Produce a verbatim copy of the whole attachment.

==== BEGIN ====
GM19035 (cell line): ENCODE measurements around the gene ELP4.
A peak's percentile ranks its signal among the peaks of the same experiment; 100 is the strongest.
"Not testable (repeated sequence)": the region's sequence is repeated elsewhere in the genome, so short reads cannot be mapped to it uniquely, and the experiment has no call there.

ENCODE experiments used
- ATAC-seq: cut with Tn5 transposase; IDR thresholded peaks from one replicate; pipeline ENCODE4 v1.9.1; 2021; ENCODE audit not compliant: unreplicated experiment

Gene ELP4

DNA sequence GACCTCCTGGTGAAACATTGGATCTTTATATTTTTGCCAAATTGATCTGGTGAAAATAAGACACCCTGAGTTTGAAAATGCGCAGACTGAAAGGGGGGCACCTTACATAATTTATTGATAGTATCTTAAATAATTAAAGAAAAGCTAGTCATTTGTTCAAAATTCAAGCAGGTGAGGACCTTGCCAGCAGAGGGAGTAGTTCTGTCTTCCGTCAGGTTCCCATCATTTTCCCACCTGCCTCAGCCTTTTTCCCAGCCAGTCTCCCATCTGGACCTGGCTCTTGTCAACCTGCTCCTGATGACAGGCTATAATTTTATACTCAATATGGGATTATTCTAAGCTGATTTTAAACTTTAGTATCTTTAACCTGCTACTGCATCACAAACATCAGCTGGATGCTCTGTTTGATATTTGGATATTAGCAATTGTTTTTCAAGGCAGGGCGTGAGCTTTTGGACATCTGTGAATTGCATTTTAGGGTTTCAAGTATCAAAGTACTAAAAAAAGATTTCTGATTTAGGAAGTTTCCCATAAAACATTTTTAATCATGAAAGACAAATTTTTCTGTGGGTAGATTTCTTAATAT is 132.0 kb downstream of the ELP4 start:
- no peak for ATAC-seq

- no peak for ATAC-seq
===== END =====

GM19035 (cell line): ENCODE measurements around the gene ELP4.
A peak's percentile ranks its signal among the peaks of the same experiment; 100 is the strongest.
"Not testable (repeated sequence)": the region's sequence is repeated elsewhere in the genome, so short reads cannot be mapped to it uniquely, and the experiment has no call there.

ENCODE experiments used
- ATAC-seq: cut with Tn5 transposase; IDR thresholded peaks from one replicate; pipeline ENCODE4 v1.9.1; 2021; ENCODE audit not compliant: unreplicated experiment

Gene ELP4

DNA sequence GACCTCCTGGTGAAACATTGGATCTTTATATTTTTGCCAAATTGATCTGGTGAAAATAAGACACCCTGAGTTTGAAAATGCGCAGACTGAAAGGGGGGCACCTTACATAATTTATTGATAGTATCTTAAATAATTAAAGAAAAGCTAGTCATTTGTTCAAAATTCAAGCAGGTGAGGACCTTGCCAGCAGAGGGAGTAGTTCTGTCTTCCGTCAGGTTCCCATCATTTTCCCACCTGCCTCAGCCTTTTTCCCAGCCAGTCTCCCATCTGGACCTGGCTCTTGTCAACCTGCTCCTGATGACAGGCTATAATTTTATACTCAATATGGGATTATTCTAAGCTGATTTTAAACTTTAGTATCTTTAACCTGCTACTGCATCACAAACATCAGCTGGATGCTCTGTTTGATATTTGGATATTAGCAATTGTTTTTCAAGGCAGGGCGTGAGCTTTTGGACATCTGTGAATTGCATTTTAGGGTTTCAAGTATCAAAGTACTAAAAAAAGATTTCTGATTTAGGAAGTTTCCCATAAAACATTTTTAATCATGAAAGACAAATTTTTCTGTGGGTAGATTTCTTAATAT is 132.0 kb downstream of the ELP4 start:
- no peak for ATAC-seq

- no peak for ATAC-seq